[cfe-users] Does -fstack-protector[-all] actually do anything?
noloader at gmail.com
Tue Jun 3 05:10:51 PDT 2014
On Tue, Jun 3, 2014 at 6:54 AM, Dallman, John <john.dallman at siemens.com> wrote:
> On the Windows/MSVC builds of the product I work on, I've turned on the
> "GuardStack" compiler option (/GS) which puts in fences to detect buffer
> overruns in functions that the compiler thinks need it. Now I'm looking
> at other platforms.
> GCC has -fstack-protector and -fstack-protector-all. There's also the fairly
> new -fstack-protector-strong, but I need to support Linuxes that are too
> old to have that.
> Clang has Address Sanitizer, but that seems to cost too much performance
> for production code - with a bit of work, one can get the /GS losses down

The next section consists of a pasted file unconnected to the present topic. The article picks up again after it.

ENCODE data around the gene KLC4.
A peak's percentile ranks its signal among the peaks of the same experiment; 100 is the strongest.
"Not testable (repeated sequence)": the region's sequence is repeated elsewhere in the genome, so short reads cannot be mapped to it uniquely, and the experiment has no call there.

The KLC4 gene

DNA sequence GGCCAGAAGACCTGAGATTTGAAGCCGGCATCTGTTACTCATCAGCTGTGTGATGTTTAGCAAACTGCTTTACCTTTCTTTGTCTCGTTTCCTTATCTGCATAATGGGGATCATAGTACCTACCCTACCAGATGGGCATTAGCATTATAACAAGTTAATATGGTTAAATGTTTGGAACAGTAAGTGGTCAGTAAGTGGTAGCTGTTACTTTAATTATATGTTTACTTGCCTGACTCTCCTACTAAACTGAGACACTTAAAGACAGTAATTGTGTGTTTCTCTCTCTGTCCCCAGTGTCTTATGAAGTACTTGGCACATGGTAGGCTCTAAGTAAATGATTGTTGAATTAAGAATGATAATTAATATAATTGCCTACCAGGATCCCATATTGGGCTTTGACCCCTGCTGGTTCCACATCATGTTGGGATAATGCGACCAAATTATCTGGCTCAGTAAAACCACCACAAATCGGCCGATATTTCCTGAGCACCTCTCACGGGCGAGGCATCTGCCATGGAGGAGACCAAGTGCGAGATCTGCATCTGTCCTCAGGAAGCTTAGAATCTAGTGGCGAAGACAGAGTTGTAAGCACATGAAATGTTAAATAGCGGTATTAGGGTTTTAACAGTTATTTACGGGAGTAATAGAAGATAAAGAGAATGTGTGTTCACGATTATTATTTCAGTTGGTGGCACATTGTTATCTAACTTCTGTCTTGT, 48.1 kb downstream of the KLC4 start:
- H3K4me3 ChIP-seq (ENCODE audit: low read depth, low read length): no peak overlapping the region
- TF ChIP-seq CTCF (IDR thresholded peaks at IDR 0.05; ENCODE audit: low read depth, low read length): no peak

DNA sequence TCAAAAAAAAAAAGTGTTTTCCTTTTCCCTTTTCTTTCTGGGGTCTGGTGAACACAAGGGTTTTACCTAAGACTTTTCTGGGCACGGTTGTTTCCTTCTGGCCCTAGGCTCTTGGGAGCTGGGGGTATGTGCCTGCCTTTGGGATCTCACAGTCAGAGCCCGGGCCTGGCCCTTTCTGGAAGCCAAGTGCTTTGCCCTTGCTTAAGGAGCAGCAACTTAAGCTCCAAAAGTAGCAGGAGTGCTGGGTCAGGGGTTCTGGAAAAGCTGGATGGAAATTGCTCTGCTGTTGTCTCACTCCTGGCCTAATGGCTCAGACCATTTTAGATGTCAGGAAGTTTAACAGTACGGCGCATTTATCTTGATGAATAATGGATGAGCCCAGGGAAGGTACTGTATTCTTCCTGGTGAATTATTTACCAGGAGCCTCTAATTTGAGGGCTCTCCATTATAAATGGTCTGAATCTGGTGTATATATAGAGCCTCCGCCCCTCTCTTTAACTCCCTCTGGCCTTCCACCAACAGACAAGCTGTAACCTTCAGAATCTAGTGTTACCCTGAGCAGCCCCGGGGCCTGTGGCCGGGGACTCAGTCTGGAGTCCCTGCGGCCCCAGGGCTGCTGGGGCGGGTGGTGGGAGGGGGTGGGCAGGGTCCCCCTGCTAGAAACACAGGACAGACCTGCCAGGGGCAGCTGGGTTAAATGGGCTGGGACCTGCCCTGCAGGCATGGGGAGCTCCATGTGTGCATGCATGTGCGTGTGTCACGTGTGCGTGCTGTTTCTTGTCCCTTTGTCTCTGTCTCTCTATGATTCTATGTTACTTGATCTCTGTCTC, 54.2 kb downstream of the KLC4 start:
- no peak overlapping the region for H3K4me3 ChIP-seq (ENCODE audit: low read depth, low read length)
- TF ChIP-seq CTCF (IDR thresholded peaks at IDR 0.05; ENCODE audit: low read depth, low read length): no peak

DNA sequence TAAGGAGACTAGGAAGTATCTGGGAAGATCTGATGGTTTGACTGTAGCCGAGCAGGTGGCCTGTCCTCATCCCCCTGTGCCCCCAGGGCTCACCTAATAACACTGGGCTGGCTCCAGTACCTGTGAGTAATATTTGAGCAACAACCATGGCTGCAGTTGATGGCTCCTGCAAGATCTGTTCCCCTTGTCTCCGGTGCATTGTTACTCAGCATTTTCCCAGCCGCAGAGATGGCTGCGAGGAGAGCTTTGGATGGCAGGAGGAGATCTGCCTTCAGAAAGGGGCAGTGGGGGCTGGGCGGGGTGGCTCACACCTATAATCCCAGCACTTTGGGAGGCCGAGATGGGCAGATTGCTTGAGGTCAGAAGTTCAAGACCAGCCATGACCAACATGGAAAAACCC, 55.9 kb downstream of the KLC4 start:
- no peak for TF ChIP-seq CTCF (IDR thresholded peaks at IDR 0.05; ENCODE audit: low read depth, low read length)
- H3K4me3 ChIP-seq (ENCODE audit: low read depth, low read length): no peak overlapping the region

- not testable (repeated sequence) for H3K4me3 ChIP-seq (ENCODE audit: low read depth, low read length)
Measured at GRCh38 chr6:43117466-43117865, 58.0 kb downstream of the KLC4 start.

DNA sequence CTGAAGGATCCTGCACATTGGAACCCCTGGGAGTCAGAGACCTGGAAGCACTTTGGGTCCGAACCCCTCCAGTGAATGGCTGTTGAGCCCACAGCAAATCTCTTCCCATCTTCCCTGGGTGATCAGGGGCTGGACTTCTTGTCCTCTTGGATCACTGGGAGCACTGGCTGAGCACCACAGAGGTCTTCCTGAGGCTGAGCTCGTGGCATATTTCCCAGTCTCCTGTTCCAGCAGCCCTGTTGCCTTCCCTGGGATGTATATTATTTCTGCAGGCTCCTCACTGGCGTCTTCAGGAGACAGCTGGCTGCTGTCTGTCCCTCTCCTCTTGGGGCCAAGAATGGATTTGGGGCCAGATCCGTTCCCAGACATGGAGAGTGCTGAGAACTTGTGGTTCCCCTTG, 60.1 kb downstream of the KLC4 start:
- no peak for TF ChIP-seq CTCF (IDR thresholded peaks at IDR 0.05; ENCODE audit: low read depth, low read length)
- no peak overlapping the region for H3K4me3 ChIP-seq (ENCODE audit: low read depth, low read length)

> to 2% or less with MSVC.
> Clang also accepts GCC's -fstack-protector and -fstack-protector-all, but
> they don't seem to do anything: taking assembly listings for a simple test
> program compiled with and without -fstack-protector-all and diffing them
> reveals no differences at all. I'm using OS X 10.9.2 with a Clang from Xcode
> that reports itself as:
> Apple LLVM version 5.0 (clang-500.2.79) (based on LLVM 3.3svn)
> Are -fstack-protector and -fstack-protector-all just being accepted and
-fstack-protector protects vulnerable objects like c-strings.
-fstack-protector-all protects all frames with vulnerable objects,
like an int.
Do you have vulnerable objects in the stack frame?
Hiroaki Etoh's patch for SSP in GCC can be found at
Microsoft has another setting for high-risk source code files: #pragma
strict_gs_check(on). Use it for, for example, a parser that accepts
untrusted input from the internet. I don't believe Linux/GCC has a
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